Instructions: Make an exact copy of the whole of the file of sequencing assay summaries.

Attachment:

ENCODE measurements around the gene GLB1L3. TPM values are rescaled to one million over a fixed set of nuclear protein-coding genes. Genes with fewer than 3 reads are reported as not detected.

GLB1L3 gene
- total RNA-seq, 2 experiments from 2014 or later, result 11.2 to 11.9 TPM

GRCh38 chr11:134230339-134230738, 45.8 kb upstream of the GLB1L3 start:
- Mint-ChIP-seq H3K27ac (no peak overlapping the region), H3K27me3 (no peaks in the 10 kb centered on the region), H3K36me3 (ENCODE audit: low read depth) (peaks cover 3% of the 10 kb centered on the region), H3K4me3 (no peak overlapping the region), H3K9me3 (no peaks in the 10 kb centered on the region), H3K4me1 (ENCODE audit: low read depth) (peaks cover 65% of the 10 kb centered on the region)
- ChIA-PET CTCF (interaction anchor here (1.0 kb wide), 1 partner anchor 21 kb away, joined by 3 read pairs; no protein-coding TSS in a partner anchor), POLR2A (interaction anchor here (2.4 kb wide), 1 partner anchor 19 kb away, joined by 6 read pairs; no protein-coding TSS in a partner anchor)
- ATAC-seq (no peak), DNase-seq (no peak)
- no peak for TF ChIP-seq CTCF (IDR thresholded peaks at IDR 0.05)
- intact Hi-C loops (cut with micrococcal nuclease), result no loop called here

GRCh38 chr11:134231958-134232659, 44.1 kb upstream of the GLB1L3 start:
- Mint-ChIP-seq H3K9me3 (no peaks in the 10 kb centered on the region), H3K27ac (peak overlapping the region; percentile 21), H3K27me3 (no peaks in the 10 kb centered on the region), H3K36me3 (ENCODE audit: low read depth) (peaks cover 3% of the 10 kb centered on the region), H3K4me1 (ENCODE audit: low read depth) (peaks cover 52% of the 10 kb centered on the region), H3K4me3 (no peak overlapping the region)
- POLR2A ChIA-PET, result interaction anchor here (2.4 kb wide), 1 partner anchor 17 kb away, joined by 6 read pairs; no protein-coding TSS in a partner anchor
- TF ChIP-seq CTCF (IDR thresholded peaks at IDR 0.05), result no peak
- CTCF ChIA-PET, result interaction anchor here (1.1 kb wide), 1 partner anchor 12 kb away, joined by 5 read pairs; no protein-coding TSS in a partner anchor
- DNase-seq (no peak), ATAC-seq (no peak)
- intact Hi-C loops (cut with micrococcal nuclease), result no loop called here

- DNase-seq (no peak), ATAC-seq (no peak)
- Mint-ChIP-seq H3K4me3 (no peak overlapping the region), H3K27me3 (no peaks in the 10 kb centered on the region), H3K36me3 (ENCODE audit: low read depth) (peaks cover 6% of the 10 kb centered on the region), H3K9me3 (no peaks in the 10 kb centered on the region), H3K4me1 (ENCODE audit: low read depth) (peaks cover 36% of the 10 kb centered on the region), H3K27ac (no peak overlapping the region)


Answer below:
ENCODE measurements around the gene GLB1L3. TPM values are rescaled to one million over a fixed set of nuclear protein-coding genes. Genes with fewer than 3 reads are reported as not detected.

GLB1L3 gene
- total RNA-seq, 2 experiments from 2014 or later, result 11.2 to 11.9 TPM

GRCh38 chr11:134230339-134230738, 45.8 kb upstream of the GLB1L3 start:
- Mint-ChIP-seq H3K27ac (no peak overlapping the region), H3K27me3 (no peaks in the 10 kb centered on the region), H3K36me3 (ENCODE audit: low read depth) (peaks cover 3% of the 10 kb centered on the region), H3K4me3 (no peak overlapping the region), H3K9me3 (no peaks in the 10 kb centered on the region), H3K4me1 (ENCODE audit: low read depth) (peaks cover 65% of the 10 kb centered on the region)
- ChIA-PET CTCF (interaction anchor here (1.0 kb wide), 1 partner anchor 21 kb away, joined by 3 read pairs; no protein-coding TSS in a partner anchor), POLR2A (interaction anchor here (2.4 kb wide), 1 partner anchor 19 kb away, joined by 6 read pairs; no protein-coding TSS in a partner anchor)
- ATAC-seq (no peak), DNase-seq (no peak)
- no peak for TF ChIP-seq CTCF (IDR thresholded peaks at IDR 0.05)
- intact Hi-C loops (cut with micrococcal nuclease), result no loop called here

GRCh38 chr11:134231958-134232659, 44.1 kb upstream of the GLB1L3 start:
- Mint-ChIP-seq H3K9me3 (no peaks in the 10 kb centered on the region), H3K27ac (peak overlapping the region; percentile 21), H3K27me3 (no peaks in the 10 kb centered on the region), H3K36me3 (ENCODE audit: low read depth) (peaks cover 3% of the 10 kb centered on the region), H3K4me1 (ENCODE audit: low read depth) (peaks cover 52% of the 10 kb centered on the region), H3K4me3 (no peak overlapping the region)
- POLR2A ChIA-PET, result interaction anchor here (2.4 kb wide), 1 partner anchor 17 kb away, joined by 6 read pairs; no protein-coding TSS in a partner anchor
- TF ChIP-seq CTCF (IDR thresholded peaks at IDR 0.05), result no peak
- CTCF ChIA-PET, result interaction anchor here (1.1 kb wide), 1 partner anchor 12 kb away, joined by 5 read pairs; no protein-coding TSS in a partner anchor
- DNase-seq (no peak), ATAC-seq (no peak)
- intact Hi-C loops (cut with micrococcal nuclease), result no loop called here

- DNase-seq (no peak), ATAC-seq (no peak)
- Mint-ChIP-seq H3K4me3 (no peak overlapping the region), H3K27me3 (no peaks in the 10 kb centered on the region), H3K36me3 (ENCODE audit: low read depth) (peaks cover 6% of the 10 kb centered on the region), H3K9me3 (no peaks in the 10 kb centered on the region), H3K4me1 (ENCODE audit: low read depth) (peaks cover 36% of the 10 kb centered on the region), H3K27ac (no peak overlapping the region)